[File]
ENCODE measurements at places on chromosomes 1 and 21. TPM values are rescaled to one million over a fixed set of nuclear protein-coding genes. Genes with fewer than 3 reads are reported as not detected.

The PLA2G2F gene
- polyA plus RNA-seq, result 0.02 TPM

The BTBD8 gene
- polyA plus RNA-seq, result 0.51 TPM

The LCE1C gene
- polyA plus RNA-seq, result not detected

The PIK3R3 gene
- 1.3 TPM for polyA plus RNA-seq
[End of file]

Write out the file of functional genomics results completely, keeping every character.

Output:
ENCODE measurements at places on chromosomes 1 and 21. TPM values are rescaled to one million over a fixed set of nuclear protein-coding genes. Genes with fewer than 3 reads are reported as not detected.

The PLA2G2F gene
- polyA plus RNA-seq, result 0.02 TPM

The BTBD8 gene
- polyA plus RNA-seq, result 0.51 TPM

The LCE1C gene
- polyA plus RNA-seq, result not detected

The PIK3R3 gene
- 1.3 TPM for polyA plus RNA-seq